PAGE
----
How much would performing diffusion-weighted imaging for all transient ischemic attacks increase MRI utilization?

Opeolu Adeoye, Laura Heitsch, Charles J. Moomaw, Kathleen Alwell, Jane Khoury, Daniel Woo, Matthew L. Flaherty, Simona Ferioli, Pooja Khatri, Joseph P. Broderick, Brett M. Kissela, Dawn Kleindorfer

Research output: Contribution to journalArticle

13 Scopus citations

Abstract

OBJECTIVES-: The American Heart Association recently redefined TIA to exclude patients with infarction on neuroimaging. Given its advantages, MRI/diffusion-weighted imaging (DWI) was recommended as the preferred imaging modality. We determined how frequently MRI/DWI was performed for TIA and ascertained the proportion of clinically defined TIA patients who had ischemic lesions on DWI in our community in 2005. Methods-: All clinically defined TIA cases among residents of a 5-county region around Cincinnati who presented to emergency departments were identified during 2005. Demographics and medical history, whether MRI/DWI was performed, and DWI findings were recorded. Generalized estimating equations were used to compare groups to account for the design of the study and multiple events per patient. Results-: Of 834 TIA events in 799 patients, 323 events (40%) had MRI/DWI performed. Patients who had MRI/DWI were younger (mean, 66 vs 70 years; P=0.03), had less severe prestroke disability (baseline modified Rankin Scale score, 0; 44% vs 34%; P=0.02), were less likely to have previous stroke or TIA (42% vs 56%; P=0.002), and were less likely to have atrial fibrillation (10% vs 16%; P=0.01). Of the 323 events with DWI, 51 (15%) had evidence of acute infarction. Patients with positive DWI were older (75 vs 64 years; P=0.0001) and more likely to have atrial fibrillation (21% vs 7%; P=0.002). Conclusion-: Performing MRI/DWI on all clinically defined TIA patients in our community would reveal more cases of actual infarction but would more than double current use. Future studies should assess whether MRI/DWI is warranted for all TIA patients.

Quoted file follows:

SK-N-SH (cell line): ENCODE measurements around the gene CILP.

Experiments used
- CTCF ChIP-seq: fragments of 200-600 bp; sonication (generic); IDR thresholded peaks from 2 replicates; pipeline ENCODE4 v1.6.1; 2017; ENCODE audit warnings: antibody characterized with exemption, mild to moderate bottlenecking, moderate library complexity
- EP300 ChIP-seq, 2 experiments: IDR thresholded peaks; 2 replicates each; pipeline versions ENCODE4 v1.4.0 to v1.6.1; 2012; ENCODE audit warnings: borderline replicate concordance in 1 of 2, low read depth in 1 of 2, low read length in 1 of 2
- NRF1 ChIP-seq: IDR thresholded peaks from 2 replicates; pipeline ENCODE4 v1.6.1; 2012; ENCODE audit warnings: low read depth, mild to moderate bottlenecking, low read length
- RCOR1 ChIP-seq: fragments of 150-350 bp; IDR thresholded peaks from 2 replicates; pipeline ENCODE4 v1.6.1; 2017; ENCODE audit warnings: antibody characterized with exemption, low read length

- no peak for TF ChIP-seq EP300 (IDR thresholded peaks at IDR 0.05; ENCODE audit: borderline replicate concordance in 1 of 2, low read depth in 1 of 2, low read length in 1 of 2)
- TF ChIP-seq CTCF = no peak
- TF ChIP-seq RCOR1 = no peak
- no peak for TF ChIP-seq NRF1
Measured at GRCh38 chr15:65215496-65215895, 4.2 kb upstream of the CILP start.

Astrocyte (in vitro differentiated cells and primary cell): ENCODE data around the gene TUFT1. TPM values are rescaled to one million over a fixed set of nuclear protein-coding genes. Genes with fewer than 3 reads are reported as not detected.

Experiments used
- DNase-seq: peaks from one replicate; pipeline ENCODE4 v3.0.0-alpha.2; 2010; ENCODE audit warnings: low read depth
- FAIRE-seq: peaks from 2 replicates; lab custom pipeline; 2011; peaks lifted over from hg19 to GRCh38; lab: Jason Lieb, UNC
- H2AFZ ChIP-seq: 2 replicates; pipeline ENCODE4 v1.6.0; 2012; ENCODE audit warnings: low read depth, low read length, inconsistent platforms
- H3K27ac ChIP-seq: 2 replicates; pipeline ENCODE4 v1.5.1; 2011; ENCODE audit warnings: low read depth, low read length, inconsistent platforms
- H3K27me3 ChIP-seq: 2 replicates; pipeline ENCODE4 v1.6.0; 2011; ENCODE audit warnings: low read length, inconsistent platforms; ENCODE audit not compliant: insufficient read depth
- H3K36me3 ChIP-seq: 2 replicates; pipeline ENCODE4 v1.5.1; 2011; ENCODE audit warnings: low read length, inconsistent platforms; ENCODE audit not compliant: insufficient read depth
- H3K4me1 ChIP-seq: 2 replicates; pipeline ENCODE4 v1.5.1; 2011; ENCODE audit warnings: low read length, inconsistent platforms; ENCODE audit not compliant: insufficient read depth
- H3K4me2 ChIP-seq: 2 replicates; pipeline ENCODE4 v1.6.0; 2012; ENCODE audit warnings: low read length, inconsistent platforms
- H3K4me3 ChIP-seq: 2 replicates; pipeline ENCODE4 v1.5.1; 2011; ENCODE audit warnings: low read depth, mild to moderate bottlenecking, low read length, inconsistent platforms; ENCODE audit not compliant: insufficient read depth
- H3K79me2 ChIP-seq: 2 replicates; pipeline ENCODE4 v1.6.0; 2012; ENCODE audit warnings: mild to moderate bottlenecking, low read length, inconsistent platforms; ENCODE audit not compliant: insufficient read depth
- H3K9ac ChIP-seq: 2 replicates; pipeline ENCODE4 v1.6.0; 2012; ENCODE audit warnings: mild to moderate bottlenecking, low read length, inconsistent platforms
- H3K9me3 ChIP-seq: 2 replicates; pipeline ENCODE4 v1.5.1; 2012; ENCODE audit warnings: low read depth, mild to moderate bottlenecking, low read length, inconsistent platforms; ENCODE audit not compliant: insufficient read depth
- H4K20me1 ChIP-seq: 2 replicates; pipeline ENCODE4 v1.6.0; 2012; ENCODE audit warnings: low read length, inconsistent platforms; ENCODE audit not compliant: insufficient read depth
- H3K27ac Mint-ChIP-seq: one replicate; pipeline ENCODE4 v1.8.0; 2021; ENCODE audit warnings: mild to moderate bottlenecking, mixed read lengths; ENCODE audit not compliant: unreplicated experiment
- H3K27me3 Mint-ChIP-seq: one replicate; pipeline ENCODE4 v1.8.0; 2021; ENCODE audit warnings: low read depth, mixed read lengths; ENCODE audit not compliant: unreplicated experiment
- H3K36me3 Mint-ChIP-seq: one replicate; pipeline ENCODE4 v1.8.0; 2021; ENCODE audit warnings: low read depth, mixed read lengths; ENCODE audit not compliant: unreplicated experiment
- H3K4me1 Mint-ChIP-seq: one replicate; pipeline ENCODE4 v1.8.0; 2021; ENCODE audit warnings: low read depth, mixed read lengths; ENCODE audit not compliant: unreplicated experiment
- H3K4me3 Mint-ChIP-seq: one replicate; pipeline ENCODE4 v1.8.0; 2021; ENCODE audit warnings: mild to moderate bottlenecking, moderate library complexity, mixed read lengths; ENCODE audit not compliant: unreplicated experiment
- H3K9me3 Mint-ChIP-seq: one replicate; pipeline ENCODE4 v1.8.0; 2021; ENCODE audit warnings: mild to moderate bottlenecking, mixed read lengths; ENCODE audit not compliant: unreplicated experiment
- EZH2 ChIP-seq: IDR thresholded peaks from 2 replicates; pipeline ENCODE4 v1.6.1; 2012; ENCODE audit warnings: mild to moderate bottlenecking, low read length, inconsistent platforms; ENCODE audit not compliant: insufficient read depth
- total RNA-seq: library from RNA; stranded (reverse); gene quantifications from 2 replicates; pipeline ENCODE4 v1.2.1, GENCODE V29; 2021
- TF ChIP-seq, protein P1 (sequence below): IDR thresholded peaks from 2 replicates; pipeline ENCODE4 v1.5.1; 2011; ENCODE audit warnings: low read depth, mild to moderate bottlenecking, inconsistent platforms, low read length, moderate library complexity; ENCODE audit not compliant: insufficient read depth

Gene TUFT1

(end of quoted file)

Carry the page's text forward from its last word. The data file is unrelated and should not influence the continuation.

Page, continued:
Original languageEnglish
Pages (from-to)2218-2222
Number of pages5
JournalStroke
Volume41
Issue number10
DOIs
StatePublished - Oct 2010

Keywords

  • magnetic resonance imaging
  • transient ischemic attack

Fingerprint Dive into the research topics of 'How much would performing diffusion-weighted imaging for all transient ischemic attacks increase MRI utilization?'. Together they form a unique fingerprint.

  • Cite this

    Adeoye, O., Heitsch, L., Moomaw, C. J., Alwell, K., Khoury, J., Woo, D., Flaherty, M. L., Ferioli, S., Khatri, P., Broderick, J. P., Kissela, B. M., & Kleindorfer, D. (2010). How much would performing diffusion-weighted imaging for all transient ischemic attacks increase MRI utilization? Stroke, 41(10), 2218-2222. https://doi.org/10.1161/STROKEAHA.110.592675